Is It Whipping The Devil Or Being Whipped?

Sierra Road (Mile 155 of the Devil Mountain Double)

Sierra Road (Mile 155 of the Devil Mountain Double)

The Devil Mountain Double is a ride where it feels like the route goes out of its way to make sure it hits every possible hill in the Bay Area. I’m sure this was not intentional, I mean was, but either way the result is the ride climbs over 27,000 feet in just over 206 miles. It’s a classic.

I opted for the late start (6 AM) which meant I was leaving the house at 4 AM. It took about 1 hour and 40 minutes to drive over to San Ramon so I barely made the start. And by barely I mean being the last rider to make it to the start! So I guess not stopping for coffee was the right choice. The first 20 miles took us through Danville then right away we climbed Mt. Diablo, also known as the Devil for those who took the other foreign language in high school. I worked hard on the climb in a group of 5 riders and surprised myself by being the first rider from the 6 AM group to reach the 3849′ summit. I quickly lost the lead when I stopped for some pictures. The wind howled at the top but the skies were clear and the views fantastic. The descent was well worth the climb.

I rode alone to the Morgan Territory Climb passing some of the casual riders from the 5 AM start. The section is just a slow grind but the road is under the shade of oak trees and there were even a few cows on the side of the road cheering us on. I flipped on my MP3 player and started listening to Leo Laporte ( if you are into podcasts). Picked up a CLIF Z Bar at the top and then headed over to the Altamont and Patterson Pass climb. This section can be windy as evidence by all the windmills blowing on the hills as you ride past them. On the Patterson Pass climb, I rode with Lee McKinley and talked with him a bit. He was saving himself for the Mt. Hamilton climb so I rode on ahead. Great seeing you Lee!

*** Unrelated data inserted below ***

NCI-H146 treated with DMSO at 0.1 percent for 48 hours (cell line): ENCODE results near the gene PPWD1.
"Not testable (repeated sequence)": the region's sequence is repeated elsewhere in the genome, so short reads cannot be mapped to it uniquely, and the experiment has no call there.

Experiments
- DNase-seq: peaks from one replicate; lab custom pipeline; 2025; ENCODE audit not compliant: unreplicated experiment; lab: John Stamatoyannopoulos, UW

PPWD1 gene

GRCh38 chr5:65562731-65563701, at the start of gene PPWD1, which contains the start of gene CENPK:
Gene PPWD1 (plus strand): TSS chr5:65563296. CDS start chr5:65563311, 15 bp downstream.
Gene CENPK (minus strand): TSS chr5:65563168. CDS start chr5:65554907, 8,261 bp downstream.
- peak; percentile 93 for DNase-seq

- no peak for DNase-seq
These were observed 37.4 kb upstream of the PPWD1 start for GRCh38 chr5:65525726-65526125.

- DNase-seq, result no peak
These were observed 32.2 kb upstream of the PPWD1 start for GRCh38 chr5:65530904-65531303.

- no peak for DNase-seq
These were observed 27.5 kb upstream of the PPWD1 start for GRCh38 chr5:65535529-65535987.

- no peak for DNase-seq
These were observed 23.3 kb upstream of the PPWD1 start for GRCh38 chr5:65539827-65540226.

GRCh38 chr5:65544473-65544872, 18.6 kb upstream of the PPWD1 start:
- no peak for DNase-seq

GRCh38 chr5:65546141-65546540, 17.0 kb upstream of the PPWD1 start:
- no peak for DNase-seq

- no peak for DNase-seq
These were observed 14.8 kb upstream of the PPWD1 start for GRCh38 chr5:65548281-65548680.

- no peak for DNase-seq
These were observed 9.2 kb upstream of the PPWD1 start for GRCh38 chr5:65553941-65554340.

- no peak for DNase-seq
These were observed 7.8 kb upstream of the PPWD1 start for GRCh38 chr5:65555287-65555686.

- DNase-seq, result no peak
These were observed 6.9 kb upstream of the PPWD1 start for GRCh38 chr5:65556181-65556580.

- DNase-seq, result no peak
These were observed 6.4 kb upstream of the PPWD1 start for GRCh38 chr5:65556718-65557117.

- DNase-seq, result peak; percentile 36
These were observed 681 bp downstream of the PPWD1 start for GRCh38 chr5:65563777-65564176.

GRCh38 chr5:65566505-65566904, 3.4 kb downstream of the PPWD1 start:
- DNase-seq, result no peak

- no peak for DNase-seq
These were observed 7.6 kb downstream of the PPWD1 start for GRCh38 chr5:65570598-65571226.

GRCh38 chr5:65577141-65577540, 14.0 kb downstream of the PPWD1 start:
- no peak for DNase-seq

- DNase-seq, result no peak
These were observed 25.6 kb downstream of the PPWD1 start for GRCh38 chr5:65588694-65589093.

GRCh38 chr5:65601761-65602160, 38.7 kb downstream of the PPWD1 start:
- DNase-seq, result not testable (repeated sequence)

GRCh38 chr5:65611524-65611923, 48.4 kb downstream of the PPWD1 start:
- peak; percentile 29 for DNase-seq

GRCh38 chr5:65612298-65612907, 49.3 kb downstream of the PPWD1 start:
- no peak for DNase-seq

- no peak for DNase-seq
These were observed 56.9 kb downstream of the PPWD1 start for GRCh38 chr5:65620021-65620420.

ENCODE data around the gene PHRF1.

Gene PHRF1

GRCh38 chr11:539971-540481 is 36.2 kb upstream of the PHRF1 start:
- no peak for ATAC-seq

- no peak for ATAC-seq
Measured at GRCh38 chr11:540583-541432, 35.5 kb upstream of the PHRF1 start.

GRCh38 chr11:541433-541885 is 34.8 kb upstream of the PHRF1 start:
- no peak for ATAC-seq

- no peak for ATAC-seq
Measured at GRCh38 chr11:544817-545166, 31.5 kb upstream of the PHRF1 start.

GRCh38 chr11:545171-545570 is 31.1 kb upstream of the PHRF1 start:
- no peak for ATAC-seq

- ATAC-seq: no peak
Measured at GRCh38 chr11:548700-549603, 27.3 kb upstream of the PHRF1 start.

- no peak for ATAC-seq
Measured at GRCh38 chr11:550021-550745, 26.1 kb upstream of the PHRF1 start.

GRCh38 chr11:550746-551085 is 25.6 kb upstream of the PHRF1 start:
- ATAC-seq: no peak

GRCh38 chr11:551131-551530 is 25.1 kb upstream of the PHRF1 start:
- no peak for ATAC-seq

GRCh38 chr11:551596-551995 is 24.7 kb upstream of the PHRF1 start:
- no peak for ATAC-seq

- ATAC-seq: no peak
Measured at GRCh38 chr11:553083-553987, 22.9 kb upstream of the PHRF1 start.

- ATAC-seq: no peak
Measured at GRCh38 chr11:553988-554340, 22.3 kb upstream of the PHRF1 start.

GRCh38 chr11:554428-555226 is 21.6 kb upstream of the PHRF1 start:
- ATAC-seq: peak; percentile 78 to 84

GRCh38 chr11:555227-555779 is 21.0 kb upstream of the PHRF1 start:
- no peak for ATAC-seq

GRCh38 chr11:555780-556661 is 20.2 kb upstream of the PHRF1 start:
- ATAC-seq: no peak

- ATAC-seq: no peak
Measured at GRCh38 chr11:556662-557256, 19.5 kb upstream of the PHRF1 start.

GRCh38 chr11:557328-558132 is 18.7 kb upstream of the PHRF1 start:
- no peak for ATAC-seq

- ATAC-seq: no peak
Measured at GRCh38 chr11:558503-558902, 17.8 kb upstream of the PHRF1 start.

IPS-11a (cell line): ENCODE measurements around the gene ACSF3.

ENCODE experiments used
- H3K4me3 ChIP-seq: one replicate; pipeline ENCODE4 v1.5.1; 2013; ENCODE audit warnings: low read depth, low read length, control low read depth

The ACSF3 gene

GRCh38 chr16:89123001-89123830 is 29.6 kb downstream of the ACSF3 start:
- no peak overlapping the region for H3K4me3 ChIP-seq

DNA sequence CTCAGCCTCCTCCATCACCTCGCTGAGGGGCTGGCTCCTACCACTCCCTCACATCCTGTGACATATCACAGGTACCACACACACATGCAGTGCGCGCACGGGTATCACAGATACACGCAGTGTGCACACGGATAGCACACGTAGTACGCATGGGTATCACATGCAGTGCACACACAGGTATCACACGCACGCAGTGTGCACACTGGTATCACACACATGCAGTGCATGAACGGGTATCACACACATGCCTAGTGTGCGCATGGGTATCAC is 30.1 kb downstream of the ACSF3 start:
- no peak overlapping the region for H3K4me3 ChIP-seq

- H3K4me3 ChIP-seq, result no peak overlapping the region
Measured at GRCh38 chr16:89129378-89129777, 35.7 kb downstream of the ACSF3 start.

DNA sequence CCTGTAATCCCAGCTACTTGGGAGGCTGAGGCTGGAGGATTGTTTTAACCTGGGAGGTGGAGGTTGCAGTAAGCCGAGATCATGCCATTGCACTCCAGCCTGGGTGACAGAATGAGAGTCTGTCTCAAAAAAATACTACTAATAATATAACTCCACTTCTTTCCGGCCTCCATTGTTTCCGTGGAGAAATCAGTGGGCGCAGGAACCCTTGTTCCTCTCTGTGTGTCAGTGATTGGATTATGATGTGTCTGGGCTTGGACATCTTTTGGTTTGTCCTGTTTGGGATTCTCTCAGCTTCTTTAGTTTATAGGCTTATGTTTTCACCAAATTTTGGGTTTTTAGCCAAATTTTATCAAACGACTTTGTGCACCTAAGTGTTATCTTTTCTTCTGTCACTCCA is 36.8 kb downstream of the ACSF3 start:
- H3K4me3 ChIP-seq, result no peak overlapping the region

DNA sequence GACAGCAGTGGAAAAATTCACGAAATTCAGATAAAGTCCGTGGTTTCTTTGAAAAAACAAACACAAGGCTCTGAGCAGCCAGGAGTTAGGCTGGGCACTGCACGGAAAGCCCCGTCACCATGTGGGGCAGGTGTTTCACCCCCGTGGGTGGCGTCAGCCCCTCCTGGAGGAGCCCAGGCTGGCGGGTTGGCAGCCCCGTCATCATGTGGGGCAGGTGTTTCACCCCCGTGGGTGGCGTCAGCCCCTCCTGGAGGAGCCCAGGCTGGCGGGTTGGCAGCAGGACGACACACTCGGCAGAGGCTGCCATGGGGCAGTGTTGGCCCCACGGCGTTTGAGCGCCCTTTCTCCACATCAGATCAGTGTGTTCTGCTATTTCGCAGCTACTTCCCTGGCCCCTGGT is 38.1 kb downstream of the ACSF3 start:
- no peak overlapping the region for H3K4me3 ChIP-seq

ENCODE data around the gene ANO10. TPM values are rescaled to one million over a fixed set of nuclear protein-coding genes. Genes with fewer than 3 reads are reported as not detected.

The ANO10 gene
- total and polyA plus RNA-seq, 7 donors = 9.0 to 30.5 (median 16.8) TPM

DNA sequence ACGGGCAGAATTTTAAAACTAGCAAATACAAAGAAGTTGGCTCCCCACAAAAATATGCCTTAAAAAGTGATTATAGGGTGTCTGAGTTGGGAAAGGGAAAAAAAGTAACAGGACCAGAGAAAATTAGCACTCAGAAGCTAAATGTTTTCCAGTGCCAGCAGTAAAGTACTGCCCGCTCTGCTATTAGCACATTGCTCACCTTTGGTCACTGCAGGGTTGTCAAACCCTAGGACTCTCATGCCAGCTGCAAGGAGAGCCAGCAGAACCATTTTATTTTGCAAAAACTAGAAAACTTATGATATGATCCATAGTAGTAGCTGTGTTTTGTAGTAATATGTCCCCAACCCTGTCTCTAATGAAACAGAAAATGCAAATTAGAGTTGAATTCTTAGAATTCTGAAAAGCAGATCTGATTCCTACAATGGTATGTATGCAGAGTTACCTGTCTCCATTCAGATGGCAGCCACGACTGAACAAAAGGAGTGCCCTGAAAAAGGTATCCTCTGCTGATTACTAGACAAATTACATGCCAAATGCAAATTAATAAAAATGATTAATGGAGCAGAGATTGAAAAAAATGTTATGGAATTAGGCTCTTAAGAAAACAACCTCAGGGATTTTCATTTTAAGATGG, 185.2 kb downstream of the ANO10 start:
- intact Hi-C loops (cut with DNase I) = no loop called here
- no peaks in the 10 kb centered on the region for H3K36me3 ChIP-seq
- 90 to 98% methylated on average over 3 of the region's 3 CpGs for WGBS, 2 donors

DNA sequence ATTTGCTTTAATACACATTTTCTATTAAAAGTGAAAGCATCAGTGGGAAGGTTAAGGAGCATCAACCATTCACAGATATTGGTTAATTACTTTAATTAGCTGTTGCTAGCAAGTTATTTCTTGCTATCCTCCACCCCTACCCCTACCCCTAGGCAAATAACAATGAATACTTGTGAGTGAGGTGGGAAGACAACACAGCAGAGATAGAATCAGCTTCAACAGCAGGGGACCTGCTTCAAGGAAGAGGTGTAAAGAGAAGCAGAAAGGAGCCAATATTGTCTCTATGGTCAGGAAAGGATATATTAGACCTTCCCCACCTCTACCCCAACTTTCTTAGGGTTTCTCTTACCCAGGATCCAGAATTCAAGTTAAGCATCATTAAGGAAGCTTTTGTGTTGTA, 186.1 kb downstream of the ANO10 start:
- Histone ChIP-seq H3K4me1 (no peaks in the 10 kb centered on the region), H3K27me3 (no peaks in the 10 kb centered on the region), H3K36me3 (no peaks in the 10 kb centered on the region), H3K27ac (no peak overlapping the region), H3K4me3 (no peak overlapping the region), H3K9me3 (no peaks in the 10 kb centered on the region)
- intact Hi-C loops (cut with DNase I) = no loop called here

The morning went by fast and even at mile 90 I felt pretty good. I drank 2 Hansens at the Mines aid station, rested in a chair for too long, then headed out for more climbing but some great views of the canyons and wildflowers. Unfortunately, still rode alone.

After lunch, a steak sandwich at the Junction, I pointed the bike towards Mt. Hamilton and pedaled onward. The section had open meadows of bright yellow flowers. Felt great to be riding through this part.

On the way to Mt. Hamilton

On the way to Mt. Hamilton

The climb up Mt. Hamilton is nothing but a real grind. Hot. Bugs flying around. One false summit after another. I stopped a few times to try and take some pictures. Each time I stopped, Kevin Sawchuk would ride past me, screaming obscenities at the mountain. But finally I reached the 4209′ summit and the views were amazing. On the summit there are a few observatories, but again those bugs are flying everywhere and I just wanted to put my feet on the pedals and fly down the mountain.

On Top Of Mt. Hamilton

On Top Of Mt. Hamilton

Letting go of the brakes and leaning into the turns on the way down are the best memories of the ride. But those times are short lived and Sierra Road (“The Beast”) lurks just around the corner. With over 150 miles under my belt, I slam right into Sierra Road. The thing climbs 1800′ in 3 miles. I don’t think there is a single foot of shade on this wall and as I climb the sun beats me over the head and the salt stings my eyes. And I paid to do this?

The rest of the ride is more ups and downs. Seems like a lot more ups than downs. I rode a bit with Graham Pollock, aka The Python, who has ridden The 508 a bunch of times. Ended up we raced against each other in 2006. We rode to Palomares Canyon and then I slithered on ahead as we climbed yet another 1000′. Does the climbing ever end? No, because just when you think you are done they throw Norris Canyon Road at you around mile 200 so you won’t think the ride was too easy.

This year I finished before dark. Twice before it has taken me over 15 hours to ride but this year I finished in under 14 hours. I wasn’t even able to try out my new light but that’s OK. I hope this is a good sign for RAAM.


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